Michael Mazur

Images from a Locked Ward

Michael Mazur

Michael Mazur, The Occupant, from Images from a Locked Ward, 1965. Lithograph. Collection Danforth Art.

March 9–May 18, 2014

Members Only Reception

Saturday, March 8, 6–8pm

Reading by Poets Robert Pinsky and Gail Mazur

In celebration of the art of Michael Mazur
Saturday, March 15, 4pm
Former Poet Laureate Robert Pinksy and poet Gail Mazur will present a reading from their work in celebration of the life and work of artist Michael Mazur and Danforth Art’s current exhibition of Mazur’s print series Images from a Locked Ward, a portfolio of 14 lithographs depicting inmates in a mental asylum where the artist volunteered.  Called, Mazur’s “first artistic descent into Hell,” prints on view are a precursor to Mazur’s later collaboration with Pinsky on an illustrated edition of Dante’s Inferno. Free to Danforth Art Members, and with paid Museum admission.

About the Exhibition

Artist Michael Mazur first came to public notice in the early 1960s with his series of etchings and lithographs depicting inmates in a mental asylum in Howard, Rhode Island where Mazur volunteered as a hospital aide. “Images from a Locked Ward,” a portfolio of 14 lithographs created with master printer George Lockwood, has been called Mazur’s “first artistic descent into Hell.” This was a theme he later explored while illustrating poet Robert Pinsky’s translation of Dante’s Inferno. ”These lost souls,” John Canaday wrote in The New York Times, “have the terrible anonymity of individuals who cannot be reached, whose ugly physical presence is only the symptom of a tragic spiritual isolation.”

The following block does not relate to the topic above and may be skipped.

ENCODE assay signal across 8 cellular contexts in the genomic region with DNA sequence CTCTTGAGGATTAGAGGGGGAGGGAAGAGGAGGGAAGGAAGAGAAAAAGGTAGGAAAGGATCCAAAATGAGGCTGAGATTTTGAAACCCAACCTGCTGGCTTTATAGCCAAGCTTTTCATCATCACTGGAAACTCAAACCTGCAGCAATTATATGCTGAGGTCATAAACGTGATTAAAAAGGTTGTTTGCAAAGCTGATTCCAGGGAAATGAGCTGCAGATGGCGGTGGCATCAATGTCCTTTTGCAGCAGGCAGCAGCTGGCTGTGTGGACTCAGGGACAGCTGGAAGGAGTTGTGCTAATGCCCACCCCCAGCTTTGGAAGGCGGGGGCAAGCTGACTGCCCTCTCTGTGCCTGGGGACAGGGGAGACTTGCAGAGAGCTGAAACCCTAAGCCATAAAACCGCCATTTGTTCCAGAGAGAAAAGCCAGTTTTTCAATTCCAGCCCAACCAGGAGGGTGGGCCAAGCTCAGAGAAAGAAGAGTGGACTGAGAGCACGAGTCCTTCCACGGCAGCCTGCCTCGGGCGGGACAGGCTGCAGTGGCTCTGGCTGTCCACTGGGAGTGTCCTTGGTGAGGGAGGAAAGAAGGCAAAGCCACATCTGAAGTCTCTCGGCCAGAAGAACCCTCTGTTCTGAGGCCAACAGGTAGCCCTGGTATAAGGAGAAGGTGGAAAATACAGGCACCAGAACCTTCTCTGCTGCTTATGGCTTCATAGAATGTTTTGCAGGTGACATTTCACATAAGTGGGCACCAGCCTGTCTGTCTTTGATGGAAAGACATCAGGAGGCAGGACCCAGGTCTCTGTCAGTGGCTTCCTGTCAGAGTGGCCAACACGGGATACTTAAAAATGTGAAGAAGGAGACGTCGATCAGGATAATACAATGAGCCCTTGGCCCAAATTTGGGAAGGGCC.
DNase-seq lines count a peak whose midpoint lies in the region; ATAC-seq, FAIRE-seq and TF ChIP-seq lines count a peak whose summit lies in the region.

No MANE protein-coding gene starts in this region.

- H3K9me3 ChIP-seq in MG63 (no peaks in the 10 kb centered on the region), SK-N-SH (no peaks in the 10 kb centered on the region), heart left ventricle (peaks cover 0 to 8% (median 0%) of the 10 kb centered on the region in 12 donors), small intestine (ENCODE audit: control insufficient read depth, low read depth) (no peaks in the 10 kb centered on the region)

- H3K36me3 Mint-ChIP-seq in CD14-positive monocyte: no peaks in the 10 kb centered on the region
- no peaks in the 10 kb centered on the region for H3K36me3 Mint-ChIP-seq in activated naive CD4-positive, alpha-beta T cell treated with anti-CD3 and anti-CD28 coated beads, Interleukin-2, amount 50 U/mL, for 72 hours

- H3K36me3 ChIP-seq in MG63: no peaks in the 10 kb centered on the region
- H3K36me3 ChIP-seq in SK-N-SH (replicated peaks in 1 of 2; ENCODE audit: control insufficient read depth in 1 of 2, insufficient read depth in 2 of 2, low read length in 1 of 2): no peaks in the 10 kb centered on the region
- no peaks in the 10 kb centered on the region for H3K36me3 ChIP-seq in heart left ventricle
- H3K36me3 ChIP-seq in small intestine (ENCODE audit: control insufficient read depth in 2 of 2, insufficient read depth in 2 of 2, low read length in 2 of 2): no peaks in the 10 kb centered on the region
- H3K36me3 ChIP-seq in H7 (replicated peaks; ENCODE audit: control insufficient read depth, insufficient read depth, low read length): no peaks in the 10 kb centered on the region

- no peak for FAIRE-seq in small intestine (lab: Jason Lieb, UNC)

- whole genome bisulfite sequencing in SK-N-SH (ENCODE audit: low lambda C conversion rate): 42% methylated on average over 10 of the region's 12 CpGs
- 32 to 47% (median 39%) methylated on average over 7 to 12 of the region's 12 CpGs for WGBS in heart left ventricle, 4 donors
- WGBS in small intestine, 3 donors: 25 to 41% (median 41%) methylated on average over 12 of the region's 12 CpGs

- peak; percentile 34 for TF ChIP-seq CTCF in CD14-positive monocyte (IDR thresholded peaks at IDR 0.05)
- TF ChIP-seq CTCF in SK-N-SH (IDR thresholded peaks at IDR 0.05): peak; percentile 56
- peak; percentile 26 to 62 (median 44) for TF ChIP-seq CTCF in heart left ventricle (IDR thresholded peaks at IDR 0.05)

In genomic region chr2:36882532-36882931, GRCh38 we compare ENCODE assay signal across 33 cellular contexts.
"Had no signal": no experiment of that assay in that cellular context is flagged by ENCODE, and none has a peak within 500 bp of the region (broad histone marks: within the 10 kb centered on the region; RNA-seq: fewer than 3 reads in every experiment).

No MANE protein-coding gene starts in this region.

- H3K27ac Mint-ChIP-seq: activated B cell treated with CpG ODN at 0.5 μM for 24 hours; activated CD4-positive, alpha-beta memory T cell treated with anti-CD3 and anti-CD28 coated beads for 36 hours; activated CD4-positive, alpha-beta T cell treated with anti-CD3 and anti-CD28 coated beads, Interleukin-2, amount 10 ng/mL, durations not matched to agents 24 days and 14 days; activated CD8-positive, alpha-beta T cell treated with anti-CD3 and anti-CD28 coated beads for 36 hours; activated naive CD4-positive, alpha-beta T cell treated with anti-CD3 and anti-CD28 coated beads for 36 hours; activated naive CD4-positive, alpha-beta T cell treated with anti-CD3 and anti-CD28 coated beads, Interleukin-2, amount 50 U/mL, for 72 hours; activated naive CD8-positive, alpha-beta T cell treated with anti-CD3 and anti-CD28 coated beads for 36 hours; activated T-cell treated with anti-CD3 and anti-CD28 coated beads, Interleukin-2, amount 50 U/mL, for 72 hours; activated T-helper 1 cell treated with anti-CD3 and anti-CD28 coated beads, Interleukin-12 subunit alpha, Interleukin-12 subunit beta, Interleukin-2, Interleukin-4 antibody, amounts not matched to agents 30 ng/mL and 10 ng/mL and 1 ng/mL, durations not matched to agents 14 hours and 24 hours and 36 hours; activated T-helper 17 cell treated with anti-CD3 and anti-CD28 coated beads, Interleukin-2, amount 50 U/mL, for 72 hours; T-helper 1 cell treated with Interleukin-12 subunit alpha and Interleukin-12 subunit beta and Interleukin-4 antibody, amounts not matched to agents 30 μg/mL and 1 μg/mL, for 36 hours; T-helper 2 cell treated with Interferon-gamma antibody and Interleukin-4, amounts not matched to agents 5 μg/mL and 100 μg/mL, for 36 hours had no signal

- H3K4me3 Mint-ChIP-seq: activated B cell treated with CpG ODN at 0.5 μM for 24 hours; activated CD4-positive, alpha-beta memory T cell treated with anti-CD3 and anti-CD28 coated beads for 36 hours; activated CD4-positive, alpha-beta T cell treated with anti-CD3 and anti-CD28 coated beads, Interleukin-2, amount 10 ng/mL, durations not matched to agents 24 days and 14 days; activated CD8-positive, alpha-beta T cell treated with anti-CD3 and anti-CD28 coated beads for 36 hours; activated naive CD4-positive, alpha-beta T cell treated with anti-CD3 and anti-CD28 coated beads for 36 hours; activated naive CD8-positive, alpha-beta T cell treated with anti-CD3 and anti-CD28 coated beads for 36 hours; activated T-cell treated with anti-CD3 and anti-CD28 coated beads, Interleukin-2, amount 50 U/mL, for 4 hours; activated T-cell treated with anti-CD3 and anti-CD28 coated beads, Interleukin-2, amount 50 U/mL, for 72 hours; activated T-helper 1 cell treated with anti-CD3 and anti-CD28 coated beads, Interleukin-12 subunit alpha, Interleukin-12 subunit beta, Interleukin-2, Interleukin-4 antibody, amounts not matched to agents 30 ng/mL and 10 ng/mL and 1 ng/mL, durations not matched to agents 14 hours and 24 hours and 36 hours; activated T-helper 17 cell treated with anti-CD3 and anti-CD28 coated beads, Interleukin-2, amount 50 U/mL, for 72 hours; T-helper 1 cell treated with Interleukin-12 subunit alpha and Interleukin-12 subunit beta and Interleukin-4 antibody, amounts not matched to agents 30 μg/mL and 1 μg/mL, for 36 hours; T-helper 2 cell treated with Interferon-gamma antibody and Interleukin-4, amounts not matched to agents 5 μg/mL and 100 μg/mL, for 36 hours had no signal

About the Artist

Born in New York city in 1935, Michael Mazur was an inventive printmaker and painter whose work encompassed social documentation, narrative and landscape while moving back and forth between figuration and abstraction. Educated at Horace Mann, Mazur received his BA from Amherst College, where he arranged to study with Leonard Baskin who taught at Smith College. He later received both his BFA and MFA at Yale’s School of Art and Architecture, and was in residence at the American Academy in Rome. Internationally recognized, Mazur exhibited widely and his work is in the permanent collections of numerous museums, including the Metropolitan Museum, NYC; Museum of Fine Arts, Boston; Museum of Modern Art, NYC; Whitney Museum of Art, NYC. Mazur lived with his wife, poet Gail Mazur, in both Cambridge and Provincetown Massachusetts, and died in 2009.

Art and Healing

Danforth Art often explores the use of art as a mechanism for healing, for discovery, and for recovery, and this theme runs through our spring exhibitions. Learn more.


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